Francesca Billington is a general assignment reporter for dot.LA. She's previously reported for KCRW, the Santa Monica Daily Press and local publications in New Jersey. Before joining dot.LA, she served as a communications fellow at an environmental science research center in Sri Lanka. She graduated from Princeton in 2019 with a degree in anthropology.
Since founding StarNews Mobile, a video platform for content creators in Africa, Guy Kamgaing has landed deals with telecommunications giants to distribute content to subscribers across the Ivory Coast, Cameroon, Congo, South Africa and Nigeria.
The CEO has already raised $2.4 million from seed investors. But as the Santa Monica-based company expands its footprint, Kamgaing is ready for more.
"We're kind of a weird animal," he said. "We're here in Santa Monica, but yet we're tackling an opportunity on the other side of the world. A lot of people have a hard time wrapping their head around what we're doing."
As he goes after a Series A, Kamgaing is testing out a new path to securing capital — a nascent program called the SoCal Venture Pipeline, which is hoping to make an imprint on Southern California startups.
Together, the Alliance for SoCal Innovation and Silicon Valley Bank (SVB) are tapping brands like StarNews Mobile and Shine Bathroom Technologies to join their network of founders and investors. The Pipeline identifies companies seeking Series A funding and connects them with the right VCs. They expect to add two to three companies each month and hit about 20 after their first year.
The goal, SVB's Head of VC Relationships Rob Freelen said, is to "uncover companies that might be in smaller, lesser known parts of the Southern California region."
That means scouting out founders across L.A., Santa Barbara, Ventura, Orange and Riverside counties.
"Entrepreneurship is everywhere, but funding is not," said Andy Wilson, the Alliance's executive director, in a statement.
For early-stage startups, the road from seed round to Series A can be a long one. That's because there's less at stake during seed rounds and investors tend to be more selective during Series A funding in part because more money is usually at stake. Between 2017 and 2020, venture firms made about a third fewer Series A deals in Southern California than seed funding deals, according to a review of Pitchbook data.
The Pipeline hopes that 20% to 30% of the startups will find funding three to nine months after the companies are selected for the program. SVB's direct investment fund might be one of them — but that's not guaranteed.
The program is looking for companies that have the right metrics.
"Series A investment requires that you have traction in terms of revenue and customers," said Eric Eide, the program's lead. "You need to show that you've got a business and you have it out in the market and it's working."
Of the over 40 startups that the Pipeline reviewed, only two made the cut.
The program, bankrolled by the Silicon Valley Bank and the law firms Wilson Sonsini Goodrich & Rosati and KPPB LLP, is free for participating companies. There's also no guarantee for the selected companies that they will get funded. Firms will do their own due diligence before making funding decisions.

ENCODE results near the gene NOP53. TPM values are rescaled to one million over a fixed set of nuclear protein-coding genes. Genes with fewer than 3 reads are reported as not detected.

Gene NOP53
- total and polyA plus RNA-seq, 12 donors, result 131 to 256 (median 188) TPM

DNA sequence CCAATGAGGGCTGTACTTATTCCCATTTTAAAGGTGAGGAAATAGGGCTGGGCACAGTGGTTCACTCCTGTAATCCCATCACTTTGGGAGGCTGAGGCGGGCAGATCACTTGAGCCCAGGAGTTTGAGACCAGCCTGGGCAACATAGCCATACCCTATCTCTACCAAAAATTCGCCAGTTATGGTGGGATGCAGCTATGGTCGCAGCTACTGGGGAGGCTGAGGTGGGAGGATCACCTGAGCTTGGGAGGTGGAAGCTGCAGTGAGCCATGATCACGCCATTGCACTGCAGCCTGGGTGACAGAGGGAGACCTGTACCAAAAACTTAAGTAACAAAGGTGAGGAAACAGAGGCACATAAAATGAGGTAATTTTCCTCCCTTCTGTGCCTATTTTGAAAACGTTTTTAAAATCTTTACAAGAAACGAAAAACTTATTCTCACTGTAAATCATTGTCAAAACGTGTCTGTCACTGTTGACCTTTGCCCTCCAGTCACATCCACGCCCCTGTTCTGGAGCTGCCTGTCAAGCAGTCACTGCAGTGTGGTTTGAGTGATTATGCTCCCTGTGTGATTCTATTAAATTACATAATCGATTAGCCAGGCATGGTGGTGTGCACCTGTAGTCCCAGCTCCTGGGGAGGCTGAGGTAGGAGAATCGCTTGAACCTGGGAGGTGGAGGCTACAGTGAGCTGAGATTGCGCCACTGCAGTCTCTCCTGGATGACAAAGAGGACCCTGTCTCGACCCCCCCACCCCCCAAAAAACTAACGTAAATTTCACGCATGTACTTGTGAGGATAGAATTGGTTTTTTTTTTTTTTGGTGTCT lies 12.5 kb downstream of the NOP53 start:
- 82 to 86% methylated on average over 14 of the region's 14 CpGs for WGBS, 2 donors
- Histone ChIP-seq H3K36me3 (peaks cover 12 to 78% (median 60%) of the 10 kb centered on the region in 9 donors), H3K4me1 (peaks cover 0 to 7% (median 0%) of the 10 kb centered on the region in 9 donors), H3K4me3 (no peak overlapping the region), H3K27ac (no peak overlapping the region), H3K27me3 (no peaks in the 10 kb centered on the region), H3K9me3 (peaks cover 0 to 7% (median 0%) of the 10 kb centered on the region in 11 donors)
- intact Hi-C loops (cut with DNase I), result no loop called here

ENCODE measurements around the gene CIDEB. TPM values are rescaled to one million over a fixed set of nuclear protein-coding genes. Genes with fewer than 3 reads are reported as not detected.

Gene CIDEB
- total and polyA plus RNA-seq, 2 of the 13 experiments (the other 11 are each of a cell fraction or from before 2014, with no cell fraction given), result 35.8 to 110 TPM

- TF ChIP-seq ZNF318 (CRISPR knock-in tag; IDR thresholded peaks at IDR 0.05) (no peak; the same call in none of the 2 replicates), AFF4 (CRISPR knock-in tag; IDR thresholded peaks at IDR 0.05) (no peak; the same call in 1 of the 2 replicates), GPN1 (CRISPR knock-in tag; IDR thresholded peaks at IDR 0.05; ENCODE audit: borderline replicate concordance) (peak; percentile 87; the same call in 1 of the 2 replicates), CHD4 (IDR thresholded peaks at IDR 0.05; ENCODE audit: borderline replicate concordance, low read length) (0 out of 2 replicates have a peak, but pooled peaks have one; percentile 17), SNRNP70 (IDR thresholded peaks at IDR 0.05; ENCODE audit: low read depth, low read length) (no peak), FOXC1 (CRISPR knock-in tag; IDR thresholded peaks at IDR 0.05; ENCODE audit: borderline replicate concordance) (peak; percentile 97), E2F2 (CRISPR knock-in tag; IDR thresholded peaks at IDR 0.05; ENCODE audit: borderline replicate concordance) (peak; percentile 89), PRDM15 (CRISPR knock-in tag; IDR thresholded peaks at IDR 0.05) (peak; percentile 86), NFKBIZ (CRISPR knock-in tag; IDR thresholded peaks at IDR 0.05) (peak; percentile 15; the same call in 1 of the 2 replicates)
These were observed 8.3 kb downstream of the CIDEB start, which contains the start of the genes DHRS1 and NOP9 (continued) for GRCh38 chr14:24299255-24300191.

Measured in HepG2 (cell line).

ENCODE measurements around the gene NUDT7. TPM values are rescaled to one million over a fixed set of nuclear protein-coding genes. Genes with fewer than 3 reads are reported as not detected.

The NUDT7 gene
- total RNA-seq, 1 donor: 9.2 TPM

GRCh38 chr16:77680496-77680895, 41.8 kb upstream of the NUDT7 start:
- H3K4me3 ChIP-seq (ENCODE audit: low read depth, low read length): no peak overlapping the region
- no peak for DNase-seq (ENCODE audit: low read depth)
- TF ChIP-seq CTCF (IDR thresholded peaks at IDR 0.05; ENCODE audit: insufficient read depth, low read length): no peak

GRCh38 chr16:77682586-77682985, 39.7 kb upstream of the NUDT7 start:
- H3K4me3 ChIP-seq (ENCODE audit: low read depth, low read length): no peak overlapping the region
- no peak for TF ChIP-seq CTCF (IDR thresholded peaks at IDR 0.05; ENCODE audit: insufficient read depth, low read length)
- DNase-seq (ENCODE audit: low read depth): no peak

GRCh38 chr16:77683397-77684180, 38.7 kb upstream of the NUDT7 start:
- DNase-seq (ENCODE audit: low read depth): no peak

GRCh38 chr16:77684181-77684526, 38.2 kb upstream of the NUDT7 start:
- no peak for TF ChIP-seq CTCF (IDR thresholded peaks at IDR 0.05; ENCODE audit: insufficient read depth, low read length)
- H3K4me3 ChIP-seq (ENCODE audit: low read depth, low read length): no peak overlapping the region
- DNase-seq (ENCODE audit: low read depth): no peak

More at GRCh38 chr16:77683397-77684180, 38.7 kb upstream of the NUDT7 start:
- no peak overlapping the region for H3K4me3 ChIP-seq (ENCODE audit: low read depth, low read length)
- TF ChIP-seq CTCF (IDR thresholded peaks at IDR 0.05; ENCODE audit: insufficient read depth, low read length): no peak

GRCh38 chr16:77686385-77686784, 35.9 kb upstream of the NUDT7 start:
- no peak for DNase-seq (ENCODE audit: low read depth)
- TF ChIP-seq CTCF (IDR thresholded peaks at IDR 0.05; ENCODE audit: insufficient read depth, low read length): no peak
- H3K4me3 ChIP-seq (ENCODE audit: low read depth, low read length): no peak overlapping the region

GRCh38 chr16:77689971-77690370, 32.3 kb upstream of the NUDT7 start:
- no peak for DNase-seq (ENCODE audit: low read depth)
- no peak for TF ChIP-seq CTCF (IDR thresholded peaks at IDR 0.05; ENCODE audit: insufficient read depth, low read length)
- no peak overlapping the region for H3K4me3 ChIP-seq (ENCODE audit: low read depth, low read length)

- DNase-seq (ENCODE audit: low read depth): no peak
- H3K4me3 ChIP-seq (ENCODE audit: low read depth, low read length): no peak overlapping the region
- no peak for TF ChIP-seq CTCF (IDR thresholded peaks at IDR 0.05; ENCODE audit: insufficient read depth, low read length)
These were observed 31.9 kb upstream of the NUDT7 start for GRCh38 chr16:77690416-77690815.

The concept was modeled after Connect, a similar program in San Diego that has generated $650 million in Series A funding for startups since 2015.
Given the size of the Southern California region, Eide expects challenges when it comes to finding the right fit for companies from around the region. But he's hoping the program makes it easier for both investors looking for the right businesses and founders looking for funding, and is hopeful the model could scale outside of Southern California.
"I don't know of anything that's been tried [at] this scope," he said. "So, there is going to be a period of building."
The pipeline has so far begun accepting applications from companies in Pasadena, Ventura and Santa Barbara, and is planning to expand into Riverside and Orange County by the fall.
For Kamgaing, the program hasn't been useful just yet. But he's still hoping to make the most out of it, so he can focus on his work.
"It's extremely valuable if you don't know anybody – if you are a second or third-time entrepreneur and you've raised money in the past, you don't need them," he said. "For somebody who is very operational, very into the daily grind and doesn't have a whole lot of time and energy to dedicate to fundraising, it's perfect."
- Moonshots Capital Raises a New Fund II - dot.LA ›
- Navigating the Venture Capital World as a Black Person - dot.LA ›
- Los Angeles Notches Record Levels of VC Investment in Q2 - dot.LA ›
- Rob Dyrdek's Is Changing Up Venture Capital - dot.LA ›
- Los Angeles Venture Capital News - dot.LA ›
- Operate Studio's Carey Ransom On Investing In Orange County - dot.LA ›
- Event: Build-N-Scale LA Tech Mixer 2021 - dot.LA ›
- Thankful Raises $12 Million To Boost Customer Service - dot.LA ›
- CrossCut Ventures' Rick Smith on Coming to Venture Capital - dot.LA ›
Venture capitalists last month sunk nearly half a billion dollars into a Southern California defense technology startup whose surveillance towers track migrants along the U.S.-Mexico border.
Anduril Industries, the Irvine-based maker of autonomous drones, towers and small ground sensors, will use the $450 million for acquisitions and build out its AI-powered tech designed for military and border enforcement agencies.